The story of this amazing love affair and what evolved into an intellectual triangle has been unearthed so recently that it has not yet entered into the immense scholarship on the evolution of Freud's thinking. However it is of some interest that these events became known to Freud in those years when he would still have been working out his theories about the erotic transference. Bettelheim believes that Freud's discovery of Jung's relationship with Spielrein affected him very deeply. Freud was known to have fainted twice in his life— both times during meetings with Jung—and a number of people including Jung himself have tried to explain what the causes of those episodes might have been. Bettelheim raises a new possibility altogether by suggesting that the first faint was in the context of Freud's first meeting with Jung after he had learned about Spielrein.

229/6 J.G. Gaarlandt, An Interrupted Life: The Diaries of Etty Hillesum (New York: Pantheon Books, 1984).

230/7 For a fuller discussion see Ethel S. Person, "The Erotic Transference in Women and in Men: Differences and Consequences," Journal of The American Academy of Psychoanalysis 13(1985):159-80.

The erotic transference, heterosexual or homosexual, may be unmanageably intense, leading to a stalled treatment or a reactively hostile one. It may be complicated by sexual or romantic acting out either in or out of the analytic situation. Or it may be so frightening to some patients that they break off treatment. Sometimes the patient remains in treatment but the erotic transference proves difficult to analyze.

The dangers of successfully suppressing or repressing the experience of the erotic transference are less dramatic than the dangers attendant to the erotic transference used as resistance, but they are nonetheless substantial. The inability to merge sexual and dependency yearnings perpetuates instability in the capacity to form enduring love relationships. And this latter problem appears to be more common among men—in the therapy situation and in life— than among women.

230/26 Eva Lester, "The Female Analyst and the Eroticized Transference," International Journal of Psycho-Analysis 66(1985):283-93.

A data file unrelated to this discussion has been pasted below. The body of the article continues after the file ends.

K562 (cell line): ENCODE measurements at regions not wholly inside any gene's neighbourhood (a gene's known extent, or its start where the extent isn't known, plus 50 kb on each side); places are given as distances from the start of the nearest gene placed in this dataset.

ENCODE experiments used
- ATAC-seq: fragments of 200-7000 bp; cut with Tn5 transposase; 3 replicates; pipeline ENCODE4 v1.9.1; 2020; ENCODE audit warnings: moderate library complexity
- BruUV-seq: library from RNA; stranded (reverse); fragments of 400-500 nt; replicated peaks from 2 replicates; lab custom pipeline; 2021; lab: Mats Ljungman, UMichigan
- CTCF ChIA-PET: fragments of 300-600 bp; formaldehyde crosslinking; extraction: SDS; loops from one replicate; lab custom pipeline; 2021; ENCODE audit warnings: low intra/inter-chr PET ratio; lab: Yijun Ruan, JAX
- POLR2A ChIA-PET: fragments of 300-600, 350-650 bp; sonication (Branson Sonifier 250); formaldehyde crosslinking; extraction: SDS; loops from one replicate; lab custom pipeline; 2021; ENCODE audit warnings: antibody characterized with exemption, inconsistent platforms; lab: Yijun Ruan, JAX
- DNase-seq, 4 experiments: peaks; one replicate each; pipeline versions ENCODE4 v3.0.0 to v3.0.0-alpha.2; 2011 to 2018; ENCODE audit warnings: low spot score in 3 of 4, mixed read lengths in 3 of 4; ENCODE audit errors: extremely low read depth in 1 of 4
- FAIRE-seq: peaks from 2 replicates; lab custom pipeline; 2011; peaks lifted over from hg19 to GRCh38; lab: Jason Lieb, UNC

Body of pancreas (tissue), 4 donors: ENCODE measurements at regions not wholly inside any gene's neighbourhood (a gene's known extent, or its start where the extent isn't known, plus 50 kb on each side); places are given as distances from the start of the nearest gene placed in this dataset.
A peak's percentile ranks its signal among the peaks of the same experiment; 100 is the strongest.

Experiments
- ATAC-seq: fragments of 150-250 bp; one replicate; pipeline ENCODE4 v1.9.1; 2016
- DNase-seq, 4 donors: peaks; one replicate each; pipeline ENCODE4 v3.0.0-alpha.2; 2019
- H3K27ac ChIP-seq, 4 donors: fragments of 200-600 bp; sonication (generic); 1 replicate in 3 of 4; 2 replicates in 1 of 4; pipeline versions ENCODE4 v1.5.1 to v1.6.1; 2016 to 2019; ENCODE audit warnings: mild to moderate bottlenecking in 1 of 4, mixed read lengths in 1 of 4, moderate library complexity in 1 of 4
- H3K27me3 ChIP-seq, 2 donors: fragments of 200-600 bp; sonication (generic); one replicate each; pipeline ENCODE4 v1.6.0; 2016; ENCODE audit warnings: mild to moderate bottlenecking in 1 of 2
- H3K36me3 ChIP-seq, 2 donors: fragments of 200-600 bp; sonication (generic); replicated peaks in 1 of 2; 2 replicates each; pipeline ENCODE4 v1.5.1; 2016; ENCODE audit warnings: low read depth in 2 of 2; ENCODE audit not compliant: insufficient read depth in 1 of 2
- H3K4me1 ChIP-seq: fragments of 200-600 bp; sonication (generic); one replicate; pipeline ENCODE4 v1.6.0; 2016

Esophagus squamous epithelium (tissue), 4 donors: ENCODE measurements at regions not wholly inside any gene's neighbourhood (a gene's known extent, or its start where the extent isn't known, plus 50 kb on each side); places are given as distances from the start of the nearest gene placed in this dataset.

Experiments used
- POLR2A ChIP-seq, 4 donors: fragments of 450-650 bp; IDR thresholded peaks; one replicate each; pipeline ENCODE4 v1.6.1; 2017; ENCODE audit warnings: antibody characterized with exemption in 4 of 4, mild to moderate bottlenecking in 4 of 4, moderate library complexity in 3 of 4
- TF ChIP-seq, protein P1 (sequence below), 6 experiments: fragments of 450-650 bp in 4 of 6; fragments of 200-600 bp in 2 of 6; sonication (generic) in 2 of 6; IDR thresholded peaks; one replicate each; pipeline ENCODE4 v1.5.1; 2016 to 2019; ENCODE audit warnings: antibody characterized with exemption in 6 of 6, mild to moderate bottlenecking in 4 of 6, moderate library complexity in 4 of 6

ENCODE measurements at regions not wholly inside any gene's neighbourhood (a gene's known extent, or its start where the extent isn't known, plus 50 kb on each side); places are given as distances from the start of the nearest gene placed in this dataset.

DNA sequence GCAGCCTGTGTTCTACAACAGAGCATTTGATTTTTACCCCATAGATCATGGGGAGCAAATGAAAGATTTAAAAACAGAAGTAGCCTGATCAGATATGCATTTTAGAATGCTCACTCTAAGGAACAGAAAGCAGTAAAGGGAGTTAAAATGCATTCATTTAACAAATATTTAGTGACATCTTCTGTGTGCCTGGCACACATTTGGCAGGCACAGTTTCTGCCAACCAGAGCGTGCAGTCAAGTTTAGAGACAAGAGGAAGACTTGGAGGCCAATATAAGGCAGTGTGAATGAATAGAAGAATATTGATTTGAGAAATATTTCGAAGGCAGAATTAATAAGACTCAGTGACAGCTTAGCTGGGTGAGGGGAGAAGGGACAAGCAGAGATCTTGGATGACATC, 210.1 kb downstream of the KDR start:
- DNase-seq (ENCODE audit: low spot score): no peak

230/31 Grete Bibring reported one case sometimes cited as the single exception in the literature in which her male patient developed a florid transference to her, but it was so infused with primitive elements, that it cannot be properly considered an erotic transference. See Bi-bring, "A Contribution to the Subject of Transference," International Journal of Psycho-Analysis 17(1936):181-89.

230/34 Laila Karme, "The Analysis of a Male Patient by a Female Analyst: The Problem of the Negative Oedipal Transference," International Journal of Psycho-Analysis 60(1979):253-61.

231/7 However, there are some exceptions and one may occasionally see well-developed and sustained erotic transferences in male patients to their female doctors. One sometimes sees them among older men in relation to younger women. This constellation is most often seen in the training situation, very often in low-cost clinics. For a variety of reasons, including the youth and inexperience of the analyst, these have not been reported in the literature. They also appear to occur more frequently either in men with a strong bisexual identification or homosexual conflict, not in homosexual men. In these cases the erotic transference experienced towards the female analyst may serve as a defense against the more threatening homosexual longing, that is, the positive Oedipal constellation serves as a defense against the negative one. For a fuller discussion of the exceptions, see Person, "The Erotic Transference in Women and in Men: Differences and Consequences."

231/9 Some sexual fantasies betray pre-Oedipal components, sometimes aggressive in nature, as a defense against affectionate longings. See ibid.